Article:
Glover Park entrance off Ghuznee StreetIt's interesting to look at the Ghuznee St entrance to the park. The park opens up to the street like a funnel, which is the right sort of gesture. However, the tree planters are placed smack in the middle of the normal pedestrian path down Ghuznee St, so that passers-by have to make a slight southward detour towards the park. This looks suspiciously like an admission that there's no point in trying to attract people into the park, so we'll have to herd them into it!

I might be being too cynical, and I hope so. It would be great to see this become a popular place for hanging out, but my gut feeling is that unless a café or something similar opens up on the eastern edge of the park, or Garrett and Bute streets become more of a destination, it could easily slip back into its old reputation as being too dangerous and deserted for "mainstream" Wellingtonians to frequent. But in the meantime, the Cuba "quarter" already has a great open space that's popular, lively and reflects a sense of place: Cuba Mall.

12 Comments:

At 11:58 PM, April 26, 2006, Anonymous Andy said...

The use of red, and the bamboo that's been planted alone one side gave me a sort of Chinese impression of the place.

 
At 10:32 AM, April 27, 2006, Blogger Tom said...

Yes, I think you're right. I quite like the bamboo along the red wall of the building at (I think) 79 Ghuznee St.

 
At 11:11 AM, April 27, 2006, Blogger Jules van Cruysen said...

I had a lovely sit and read yesterday afternoon in Glover Park. A piece of licorice from Truffle anf a flatty from Krazy Lounge. It was a little cool though (the park not the coffee).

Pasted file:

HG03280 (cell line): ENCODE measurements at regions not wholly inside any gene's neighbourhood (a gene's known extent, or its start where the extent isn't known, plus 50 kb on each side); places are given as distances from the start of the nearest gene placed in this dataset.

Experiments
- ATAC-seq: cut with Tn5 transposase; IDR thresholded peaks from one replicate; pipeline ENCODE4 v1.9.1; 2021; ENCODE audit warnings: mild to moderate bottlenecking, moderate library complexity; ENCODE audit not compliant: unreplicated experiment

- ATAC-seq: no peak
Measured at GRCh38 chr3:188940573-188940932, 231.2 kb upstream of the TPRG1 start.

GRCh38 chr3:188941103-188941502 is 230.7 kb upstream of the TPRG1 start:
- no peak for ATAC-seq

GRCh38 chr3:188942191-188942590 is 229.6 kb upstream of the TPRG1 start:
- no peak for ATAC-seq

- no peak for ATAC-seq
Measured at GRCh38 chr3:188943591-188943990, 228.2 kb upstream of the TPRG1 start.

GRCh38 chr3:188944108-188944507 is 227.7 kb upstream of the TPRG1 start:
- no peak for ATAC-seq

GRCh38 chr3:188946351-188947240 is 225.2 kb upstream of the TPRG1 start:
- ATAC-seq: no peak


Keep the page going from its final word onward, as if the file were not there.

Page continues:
At 12:33 PM, April 27, 2006, Anonymous che tibby said...

are they planning on letting the homeless move back in?

 
At 10:05 AM, April 28, 2006, Anonymous George Darroch said...

It should get a little better once all that awful traffic moves to the road destroying the rest of the community, the bypass.

I've got a suggestion. They can have their bypass, and in exchange they pedestrianise the rest of the city? Fair deal I say. It has worked in Europe...

 
At 10:06 AM, April 28, 2006, Anonymous George Darroch said...

Nope, they designed the park to be homeless unfriendly

 
At 10:20 AM, April 28, 2006, Blogger Tom said...

There doesn't seem to be anything specific in the urban development part of the draft long-term plan to improve Ghuznee St once it ceases to be State Highway 1. That's a pity, since I think one of the few benefits of the bypass would be the reduction of traffic here, unless the planners don't actually believe that the bypass will make any difference.